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Teamsters 117

In RCW 41.80, the state legislature granted private organizations the ability to secure a monopoly franchise over workplace representation services for state-funded employees. Teamsters Local 117 has secured the privilege of providing workplace services to thousands of various public employees.

Many believe the union arrangement is not a good fit.

They may be professionals or officers who have the sophistication to manage their own affairs. Others find themselves lumped in with other employees whose interests cannot possibly be uniformly represented by one monolithic organization like Teamsters 117.

Others find the aggressive politicking and use of dues to advance partisan causes, candidates and ideology distasteful. Still others believe that union officials take advantage of the power to force people to pay by overcharging and underperforming.

If you object to Teamsters 117 overcharging you for workplace representation, and you would rather reclaim these funds, then you may request to pay the reduced representation fee by filling opt the form below.

  • e.g. State of Washington, King County, City of Tacoma, etc.
  • We will not contact you unless you choose to receive updates from us

The union will still represent you in collective bargaining, contract management and grievance processing, but you will no longer have to fund items unrelated to workplace representation like politics, marketing, litigation, ideological causes or other extraneous activities.

Unfortunately, unions are not governed by the usual consumer protection or anti-trust laws, so abuses of the privilege of collecting money are possible.

They can charge whatever they wish. They can spend money on whatever they wish. They do not have to disclose how the money is spent to those who pay it. They can speak for employees without consulting or informing them. They can injure some members’ interests while advancing the interests of others. They can prevent employees from getting help in their workplace from other sources. They are not governed by any obligation to provide quality service, and they almost never have to seek reauthorization of their right to have this monopoly on workplace services.

The courts have acknowledged that these extraordinary powers can lead to abuses. Specifically, the court recognized that unions have power to wrongfully overcharge for services, and the power to compel people to fund a speech they don’t support in violation of the First Amendment.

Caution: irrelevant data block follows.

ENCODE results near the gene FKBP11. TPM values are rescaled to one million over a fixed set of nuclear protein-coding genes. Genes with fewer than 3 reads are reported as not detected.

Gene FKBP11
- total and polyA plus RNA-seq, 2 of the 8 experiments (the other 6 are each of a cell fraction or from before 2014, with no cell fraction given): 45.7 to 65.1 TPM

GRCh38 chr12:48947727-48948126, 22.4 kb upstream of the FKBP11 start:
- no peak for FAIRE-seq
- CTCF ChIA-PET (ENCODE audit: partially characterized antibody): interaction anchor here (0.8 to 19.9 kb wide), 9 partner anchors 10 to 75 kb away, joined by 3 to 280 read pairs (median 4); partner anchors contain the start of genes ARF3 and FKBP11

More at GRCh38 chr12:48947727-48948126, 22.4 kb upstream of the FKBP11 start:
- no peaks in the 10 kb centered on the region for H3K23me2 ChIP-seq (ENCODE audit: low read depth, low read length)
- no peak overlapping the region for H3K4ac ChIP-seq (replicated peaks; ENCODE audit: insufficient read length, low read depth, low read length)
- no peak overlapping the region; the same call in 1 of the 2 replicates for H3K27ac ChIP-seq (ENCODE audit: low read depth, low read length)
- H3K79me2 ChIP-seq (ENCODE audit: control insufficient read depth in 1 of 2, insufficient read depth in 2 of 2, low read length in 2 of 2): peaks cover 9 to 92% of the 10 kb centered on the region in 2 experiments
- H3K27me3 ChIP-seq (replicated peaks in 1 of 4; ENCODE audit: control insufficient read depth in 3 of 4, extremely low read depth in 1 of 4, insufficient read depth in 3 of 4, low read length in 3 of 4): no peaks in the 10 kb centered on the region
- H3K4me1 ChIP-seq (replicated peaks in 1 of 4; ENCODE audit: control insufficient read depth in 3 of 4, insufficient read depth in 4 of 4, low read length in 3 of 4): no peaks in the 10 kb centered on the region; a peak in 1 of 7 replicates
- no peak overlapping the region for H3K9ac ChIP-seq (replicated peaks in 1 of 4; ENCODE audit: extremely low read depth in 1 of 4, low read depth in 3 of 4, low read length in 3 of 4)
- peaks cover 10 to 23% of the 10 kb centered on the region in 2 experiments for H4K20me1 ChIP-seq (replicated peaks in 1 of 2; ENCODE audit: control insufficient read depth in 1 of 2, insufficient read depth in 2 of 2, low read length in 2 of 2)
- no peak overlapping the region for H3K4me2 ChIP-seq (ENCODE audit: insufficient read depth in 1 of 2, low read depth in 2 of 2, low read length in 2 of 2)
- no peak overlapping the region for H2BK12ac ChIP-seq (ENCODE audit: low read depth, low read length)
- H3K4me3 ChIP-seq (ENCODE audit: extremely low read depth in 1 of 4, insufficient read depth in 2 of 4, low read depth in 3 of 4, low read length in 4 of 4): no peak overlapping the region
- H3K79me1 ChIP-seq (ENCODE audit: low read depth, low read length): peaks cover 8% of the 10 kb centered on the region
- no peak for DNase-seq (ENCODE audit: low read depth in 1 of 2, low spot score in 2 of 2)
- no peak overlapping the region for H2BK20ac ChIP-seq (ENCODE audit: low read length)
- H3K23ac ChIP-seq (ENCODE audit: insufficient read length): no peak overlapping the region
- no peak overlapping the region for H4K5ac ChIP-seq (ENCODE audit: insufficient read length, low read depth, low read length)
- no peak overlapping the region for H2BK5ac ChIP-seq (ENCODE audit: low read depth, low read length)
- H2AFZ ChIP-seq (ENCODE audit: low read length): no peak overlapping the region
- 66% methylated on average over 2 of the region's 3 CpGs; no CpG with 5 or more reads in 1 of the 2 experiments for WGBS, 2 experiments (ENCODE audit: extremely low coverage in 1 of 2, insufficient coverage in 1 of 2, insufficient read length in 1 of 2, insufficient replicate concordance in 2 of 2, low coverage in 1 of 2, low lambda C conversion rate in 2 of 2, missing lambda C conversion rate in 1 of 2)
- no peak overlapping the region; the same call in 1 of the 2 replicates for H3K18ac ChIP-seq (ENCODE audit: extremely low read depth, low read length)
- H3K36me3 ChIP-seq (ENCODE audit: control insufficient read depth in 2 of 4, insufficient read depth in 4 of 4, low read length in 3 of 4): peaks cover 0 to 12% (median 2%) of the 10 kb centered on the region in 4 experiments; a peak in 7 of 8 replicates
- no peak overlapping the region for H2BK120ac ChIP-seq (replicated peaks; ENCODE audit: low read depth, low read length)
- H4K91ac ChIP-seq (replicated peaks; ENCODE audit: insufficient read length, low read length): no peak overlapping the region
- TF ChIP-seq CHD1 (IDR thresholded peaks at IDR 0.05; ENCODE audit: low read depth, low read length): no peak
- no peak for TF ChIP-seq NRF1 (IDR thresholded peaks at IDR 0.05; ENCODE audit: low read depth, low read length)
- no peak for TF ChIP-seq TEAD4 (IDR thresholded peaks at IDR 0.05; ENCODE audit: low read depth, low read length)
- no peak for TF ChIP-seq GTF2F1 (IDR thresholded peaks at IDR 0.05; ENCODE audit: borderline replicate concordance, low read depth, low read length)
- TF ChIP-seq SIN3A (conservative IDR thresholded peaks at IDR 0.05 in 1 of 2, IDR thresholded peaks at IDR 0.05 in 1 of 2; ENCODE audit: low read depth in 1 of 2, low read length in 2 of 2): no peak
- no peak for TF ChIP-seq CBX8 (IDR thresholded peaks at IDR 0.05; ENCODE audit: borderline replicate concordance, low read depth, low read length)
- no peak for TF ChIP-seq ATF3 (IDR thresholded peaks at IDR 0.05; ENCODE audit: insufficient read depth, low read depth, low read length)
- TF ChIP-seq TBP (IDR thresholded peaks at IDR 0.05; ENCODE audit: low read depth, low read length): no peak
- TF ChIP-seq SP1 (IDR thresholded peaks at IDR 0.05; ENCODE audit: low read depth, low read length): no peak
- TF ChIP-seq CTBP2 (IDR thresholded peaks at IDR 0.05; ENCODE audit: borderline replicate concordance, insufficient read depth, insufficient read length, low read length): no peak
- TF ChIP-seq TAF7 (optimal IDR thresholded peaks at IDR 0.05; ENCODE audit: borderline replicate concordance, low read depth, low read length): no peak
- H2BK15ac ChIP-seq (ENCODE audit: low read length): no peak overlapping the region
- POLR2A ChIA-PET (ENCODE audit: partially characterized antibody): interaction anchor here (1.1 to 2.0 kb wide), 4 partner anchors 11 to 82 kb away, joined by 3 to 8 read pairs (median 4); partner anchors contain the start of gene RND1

Public employees have challenged some of the unions’ abuse of power, and the U.S. Supreme Court has agreed that employees have certain rights. Now you can keep the hundreds of dollars in overcharges and make your own decisions about politics and causes.

If you object to Teamsters 117 overcharging you for workplace representation, you may choose to opt out of those charges.

U.S. Supreme Court decisions have long recognized that unions are not allowed to charge public employees for political, ideological or other nonessential union expenses as a condition of employment (Lehnert v. Ferris Faculty Association, 500 U.S. 507 (1991)).

To accommodate this right, any public employee may become an “agency fee payer” and remain a nonunion member of the bargaining unit paying only the workplace representation fee, which is less than full union membership dues.

The Supreme Court has also required unions to explain to fee payers the purposes for any portion of fees it collects from them (Chicago Teachers Union v. Hudson, 475 U.S. 292, (1986)).

“The Union will establish a procedure that any employee who makes a request may pay a representation fee equal to a pro rata share of collective bargaining expenses, rather than the full membership fee.” (Teamsters Local Union 117 Collective Bargaining Agreement, Pg. 2)

The most recent calculation of how much of the unions’ dues the union claims is used for legitimate workplace representation and how much it admits is used for extraneous purposes is reported to all fee payers each year in the “Representation Fee Notice.”

On page two, the union calculates that thirty-two percent of $138 million union dues sent to International Brotherhood of Teamsters is extraneous (“nonchargeable”) and thus will be returned. Teamsters joint council 28 reports that twenty-seven percent of its $885,000 budget is extraneous, and Teamsters Local 117 reports that nearly seven percent of its $7.9 million budget is extraneous.

Teamsters 117 monthly dues are two and one-quarter (2.25) times the hourly earnings rate. (Constitution Article X Section 3 (d) (ii) Pg. 78) Essentially 2.25 of your hourly rate is approximately 1.3 percent of your monthly pay.

Of those dues received by the union, 22 percent goes to the International Brotherhood of Teamsters, $1.60 per month goes to Joint Council 28 (JC28), and the rest is retained by Teamsters Local 117.

For example, if you make $50,000 a year you are paying about $650 in yearly dues. $143 is going to IBT, $19.20 to JC28 and the remaining $487.80 goes to Local 117.

 

Dues % not charged Reduction Amount
IBTeamsters $143 33% $46.95
Joint Council 28 $19.20 27% $5.18
Local 117 $487.80 7% $32.83
Total $650 $84.96